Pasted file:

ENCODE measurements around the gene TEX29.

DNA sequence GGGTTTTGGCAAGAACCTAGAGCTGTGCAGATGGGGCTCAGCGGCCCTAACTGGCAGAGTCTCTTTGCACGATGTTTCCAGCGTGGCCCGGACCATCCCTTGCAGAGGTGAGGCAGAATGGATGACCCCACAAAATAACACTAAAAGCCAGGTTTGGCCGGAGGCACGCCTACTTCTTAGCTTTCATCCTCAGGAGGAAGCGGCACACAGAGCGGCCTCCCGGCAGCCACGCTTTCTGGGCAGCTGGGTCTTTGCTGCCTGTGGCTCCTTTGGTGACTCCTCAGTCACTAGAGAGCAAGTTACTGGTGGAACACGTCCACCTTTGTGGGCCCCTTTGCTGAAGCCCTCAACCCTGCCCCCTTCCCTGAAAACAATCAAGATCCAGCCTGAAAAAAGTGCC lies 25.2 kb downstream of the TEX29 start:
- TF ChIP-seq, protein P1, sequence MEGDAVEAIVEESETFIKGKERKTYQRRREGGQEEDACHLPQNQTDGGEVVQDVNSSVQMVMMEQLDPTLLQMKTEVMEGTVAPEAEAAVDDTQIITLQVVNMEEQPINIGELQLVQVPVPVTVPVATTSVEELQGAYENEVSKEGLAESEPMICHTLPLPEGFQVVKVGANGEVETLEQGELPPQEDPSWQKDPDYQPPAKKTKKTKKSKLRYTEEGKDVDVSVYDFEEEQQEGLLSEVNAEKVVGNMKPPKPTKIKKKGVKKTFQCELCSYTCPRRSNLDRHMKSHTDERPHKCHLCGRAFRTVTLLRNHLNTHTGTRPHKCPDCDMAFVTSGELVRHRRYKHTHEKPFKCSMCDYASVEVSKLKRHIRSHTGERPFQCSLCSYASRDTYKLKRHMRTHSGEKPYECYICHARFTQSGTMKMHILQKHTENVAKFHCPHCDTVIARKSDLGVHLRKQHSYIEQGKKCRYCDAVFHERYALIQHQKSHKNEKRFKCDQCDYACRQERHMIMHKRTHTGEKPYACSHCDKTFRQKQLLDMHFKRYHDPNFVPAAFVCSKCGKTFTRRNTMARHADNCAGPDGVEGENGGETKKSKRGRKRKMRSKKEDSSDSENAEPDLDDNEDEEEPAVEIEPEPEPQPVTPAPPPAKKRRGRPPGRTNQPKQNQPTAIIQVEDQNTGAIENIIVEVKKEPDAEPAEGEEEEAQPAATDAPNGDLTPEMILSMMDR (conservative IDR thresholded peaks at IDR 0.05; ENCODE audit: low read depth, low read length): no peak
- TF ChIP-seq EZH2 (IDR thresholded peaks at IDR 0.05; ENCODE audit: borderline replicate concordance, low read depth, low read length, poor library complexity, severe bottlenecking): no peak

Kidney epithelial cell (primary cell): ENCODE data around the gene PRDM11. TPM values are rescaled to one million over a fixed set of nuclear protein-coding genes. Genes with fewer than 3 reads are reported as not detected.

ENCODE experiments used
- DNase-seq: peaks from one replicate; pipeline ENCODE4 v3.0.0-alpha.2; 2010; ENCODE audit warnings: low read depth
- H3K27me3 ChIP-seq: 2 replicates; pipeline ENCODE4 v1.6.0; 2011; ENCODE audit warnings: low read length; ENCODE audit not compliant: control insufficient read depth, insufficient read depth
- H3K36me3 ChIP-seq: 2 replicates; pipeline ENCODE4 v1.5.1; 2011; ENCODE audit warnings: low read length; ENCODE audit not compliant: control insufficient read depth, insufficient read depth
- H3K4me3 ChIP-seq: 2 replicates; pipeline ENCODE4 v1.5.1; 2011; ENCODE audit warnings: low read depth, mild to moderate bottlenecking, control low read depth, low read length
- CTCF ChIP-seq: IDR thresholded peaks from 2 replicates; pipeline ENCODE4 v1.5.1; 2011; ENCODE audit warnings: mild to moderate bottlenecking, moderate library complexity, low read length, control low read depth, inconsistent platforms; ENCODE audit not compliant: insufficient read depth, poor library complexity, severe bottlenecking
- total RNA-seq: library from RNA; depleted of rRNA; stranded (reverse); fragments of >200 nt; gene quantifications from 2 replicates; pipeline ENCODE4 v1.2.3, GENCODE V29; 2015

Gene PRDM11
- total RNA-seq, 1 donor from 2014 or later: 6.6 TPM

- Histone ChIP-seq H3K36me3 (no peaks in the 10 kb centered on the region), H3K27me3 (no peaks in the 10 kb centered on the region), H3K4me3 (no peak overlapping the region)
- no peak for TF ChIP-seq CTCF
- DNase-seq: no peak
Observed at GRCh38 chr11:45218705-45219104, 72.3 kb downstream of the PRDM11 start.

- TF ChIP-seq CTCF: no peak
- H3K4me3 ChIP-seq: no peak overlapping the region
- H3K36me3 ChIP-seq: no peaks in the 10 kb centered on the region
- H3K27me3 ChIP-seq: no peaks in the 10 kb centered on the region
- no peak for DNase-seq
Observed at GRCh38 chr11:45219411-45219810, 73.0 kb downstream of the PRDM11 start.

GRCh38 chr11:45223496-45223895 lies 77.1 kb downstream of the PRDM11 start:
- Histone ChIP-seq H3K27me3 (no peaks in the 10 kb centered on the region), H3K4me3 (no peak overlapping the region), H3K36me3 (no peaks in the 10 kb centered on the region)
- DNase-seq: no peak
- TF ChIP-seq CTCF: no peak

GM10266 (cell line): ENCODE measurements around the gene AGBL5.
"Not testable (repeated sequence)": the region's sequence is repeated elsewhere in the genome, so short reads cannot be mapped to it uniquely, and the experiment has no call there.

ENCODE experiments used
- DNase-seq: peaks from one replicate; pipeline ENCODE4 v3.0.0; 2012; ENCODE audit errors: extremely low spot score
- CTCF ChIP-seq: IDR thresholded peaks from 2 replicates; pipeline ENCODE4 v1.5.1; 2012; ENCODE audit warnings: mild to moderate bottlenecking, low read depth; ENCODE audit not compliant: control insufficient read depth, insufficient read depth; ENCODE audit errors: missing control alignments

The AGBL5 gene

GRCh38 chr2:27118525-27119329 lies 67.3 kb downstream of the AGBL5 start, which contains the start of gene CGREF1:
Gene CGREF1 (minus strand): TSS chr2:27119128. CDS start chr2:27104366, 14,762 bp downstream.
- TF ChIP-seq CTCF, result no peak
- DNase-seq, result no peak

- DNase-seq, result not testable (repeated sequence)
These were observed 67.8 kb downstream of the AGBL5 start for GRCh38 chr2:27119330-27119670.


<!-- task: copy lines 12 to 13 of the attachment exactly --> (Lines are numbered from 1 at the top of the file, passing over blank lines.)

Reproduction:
- total RNA-seq: library from RNA; depleted of rRNA; stranded (reverse); fragments of >200 nt; gene quantifications from 2 replicates; pipeline ENCODE4 v1.2.3, GENCODE V29; 2015

Gene PRDM11